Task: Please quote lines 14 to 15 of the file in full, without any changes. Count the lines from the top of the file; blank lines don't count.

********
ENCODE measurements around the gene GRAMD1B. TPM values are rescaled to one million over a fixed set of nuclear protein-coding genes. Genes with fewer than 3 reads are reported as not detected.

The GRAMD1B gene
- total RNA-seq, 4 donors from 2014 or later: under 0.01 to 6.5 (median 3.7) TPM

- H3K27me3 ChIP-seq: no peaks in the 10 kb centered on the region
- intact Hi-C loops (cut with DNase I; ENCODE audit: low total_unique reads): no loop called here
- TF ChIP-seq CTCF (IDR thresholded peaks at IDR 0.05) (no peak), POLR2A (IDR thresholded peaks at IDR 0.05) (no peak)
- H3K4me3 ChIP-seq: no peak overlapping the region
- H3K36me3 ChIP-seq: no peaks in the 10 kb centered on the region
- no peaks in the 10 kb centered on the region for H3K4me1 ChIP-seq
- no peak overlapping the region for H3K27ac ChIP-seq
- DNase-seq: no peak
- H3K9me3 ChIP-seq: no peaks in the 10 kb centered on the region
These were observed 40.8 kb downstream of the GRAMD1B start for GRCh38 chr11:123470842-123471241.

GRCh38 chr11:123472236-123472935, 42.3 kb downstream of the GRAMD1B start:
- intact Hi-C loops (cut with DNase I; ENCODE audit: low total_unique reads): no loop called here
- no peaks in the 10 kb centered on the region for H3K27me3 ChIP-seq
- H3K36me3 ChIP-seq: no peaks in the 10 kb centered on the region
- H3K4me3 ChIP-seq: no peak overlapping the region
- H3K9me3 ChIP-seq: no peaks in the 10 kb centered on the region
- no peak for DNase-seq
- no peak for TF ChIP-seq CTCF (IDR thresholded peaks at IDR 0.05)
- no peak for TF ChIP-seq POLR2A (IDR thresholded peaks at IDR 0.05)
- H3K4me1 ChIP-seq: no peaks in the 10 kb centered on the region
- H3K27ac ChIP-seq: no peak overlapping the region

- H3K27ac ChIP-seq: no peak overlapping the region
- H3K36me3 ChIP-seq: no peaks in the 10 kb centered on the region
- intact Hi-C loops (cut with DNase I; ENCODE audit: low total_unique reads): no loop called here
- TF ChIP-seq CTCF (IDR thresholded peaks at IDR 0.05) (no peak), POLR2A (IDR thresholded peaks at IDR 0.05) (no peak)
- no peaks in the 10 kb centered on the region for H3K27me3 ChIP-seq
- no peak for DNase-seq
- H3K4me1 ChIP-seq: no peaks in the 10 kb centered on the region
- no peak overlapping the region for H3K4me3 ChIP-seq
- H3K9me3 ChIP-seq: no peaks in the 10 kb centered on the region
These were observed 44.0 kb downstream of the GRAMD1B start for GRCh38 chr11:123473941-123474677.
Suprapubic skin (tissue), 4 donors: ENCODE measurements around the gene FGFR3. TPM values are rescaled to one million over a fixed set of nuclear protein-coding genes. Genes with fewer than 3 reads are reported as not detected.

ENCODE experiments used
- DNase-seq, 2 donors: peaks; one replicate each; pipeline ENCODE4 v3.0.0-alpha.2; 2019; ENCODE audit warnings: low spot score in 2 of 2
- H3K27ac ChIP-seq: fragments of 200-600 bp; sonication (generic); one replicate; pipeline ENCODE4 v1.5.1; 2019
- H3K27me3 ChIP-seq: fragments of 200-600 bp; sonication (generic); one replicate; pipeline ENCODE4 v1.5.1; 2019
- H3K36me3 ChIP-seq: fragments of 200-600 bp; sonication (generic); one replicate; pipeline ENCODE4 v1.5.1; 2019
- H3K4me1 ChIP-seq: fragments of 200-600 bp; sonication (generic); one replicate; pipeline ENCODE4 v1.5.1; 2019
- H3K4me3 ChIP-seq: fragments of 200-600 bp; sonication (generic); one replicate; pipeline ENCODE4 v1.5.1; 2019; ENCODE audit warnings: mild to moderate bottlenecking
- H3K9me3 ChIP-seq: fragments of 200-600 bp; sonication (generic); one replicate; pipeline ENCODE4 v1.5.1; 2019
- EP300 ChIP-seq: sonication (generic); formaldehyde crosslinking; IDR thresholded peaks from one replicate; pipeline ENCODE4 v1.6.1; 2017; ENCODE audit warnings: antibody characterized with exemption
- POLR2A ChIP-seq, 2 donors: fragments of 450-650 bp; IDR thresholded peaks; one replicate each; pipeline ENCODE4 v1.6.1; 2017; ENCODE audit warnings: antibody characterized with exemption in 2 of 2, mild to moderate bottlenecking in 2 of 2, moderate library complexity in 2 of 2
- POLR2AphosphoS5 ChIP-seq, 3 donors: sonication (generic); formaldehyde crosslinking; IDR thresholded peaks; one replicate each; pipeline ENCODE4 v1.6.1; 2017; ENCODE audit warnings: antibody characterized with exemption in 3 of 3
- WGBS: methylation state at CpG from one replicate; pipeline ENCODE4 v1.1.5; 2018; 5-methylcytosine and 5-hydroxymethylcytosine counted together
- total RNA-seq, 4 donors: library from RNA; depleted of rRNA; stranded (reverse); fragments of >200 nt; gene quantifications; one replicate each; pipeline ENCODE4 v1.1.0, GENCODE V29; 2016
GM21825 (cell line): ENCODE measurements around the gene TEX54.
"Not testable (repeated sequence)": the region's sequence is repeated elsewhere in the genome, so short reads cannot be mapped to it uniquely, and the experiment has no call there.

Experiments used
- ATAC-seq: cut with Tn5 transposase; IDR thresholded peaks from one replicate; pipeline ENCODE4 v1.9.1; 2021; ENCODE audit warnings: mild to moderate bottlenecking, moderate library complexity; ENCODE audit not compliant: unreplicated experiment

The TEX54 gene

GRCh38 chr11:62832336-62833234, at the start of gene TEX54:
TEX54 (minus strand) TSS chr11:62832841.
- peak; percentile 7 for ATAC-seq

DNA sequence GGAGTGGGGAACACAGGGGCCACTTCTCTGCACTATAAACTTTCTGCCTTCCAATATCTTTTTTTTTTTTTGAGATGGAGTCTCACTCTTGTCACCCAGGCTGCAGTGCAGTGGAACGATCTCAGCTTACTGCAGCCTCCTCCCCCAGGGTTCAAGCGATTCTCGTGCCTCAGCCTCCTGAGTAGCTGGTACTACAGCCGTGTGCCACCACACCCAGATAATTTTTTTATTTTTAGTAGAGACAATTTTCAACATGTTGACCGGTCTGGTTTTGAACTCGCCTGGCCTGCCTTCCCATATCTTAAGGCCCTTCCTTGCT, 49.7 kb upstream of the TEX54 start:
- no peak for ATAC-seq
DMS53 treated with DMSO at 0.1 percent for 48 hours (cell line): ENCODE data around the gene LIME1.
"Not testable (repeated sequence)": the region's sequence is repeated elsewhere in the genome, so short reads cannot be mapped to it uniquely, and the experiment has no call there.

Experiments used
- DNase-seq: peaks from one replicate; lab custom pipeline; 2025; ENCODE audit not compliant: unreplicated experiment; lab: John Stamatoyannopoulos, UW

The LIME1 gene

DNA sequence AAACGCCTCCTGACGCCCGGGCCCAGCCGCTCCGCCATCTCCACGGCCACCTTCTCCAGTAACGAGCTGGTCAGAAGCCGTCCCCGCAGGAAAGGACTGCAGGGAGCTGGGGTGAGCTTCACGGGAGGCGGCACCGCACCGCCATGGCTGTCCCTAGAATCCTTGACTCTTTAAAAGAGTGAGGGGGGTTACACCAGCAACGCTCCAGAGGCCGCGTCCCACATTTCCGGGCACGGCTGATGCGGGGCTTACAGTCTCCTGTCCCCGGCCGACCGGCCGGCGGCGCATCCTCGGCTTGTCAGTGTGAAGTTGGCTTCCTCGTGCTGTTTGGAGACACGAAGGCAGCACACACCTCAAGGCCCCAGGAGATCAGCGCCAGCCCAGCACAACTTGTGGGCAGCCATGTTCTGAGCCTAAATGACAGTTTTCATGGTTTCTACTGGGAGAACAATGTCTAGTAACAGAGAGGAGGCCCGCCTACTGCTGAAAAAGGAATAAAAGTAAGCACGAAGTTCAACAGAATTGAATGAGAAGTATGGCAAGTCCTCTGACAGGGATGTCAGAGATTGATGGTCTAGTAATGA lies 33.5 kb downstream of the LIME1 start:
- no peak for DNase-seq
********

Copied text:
GRCh38 chr11:123472236-123472935, 42.3 kb downstream of the GRAMD1B start:
- intact Hi-C loops (cut with DNase I; ENCODE audit: low total_unique reads): no loop called here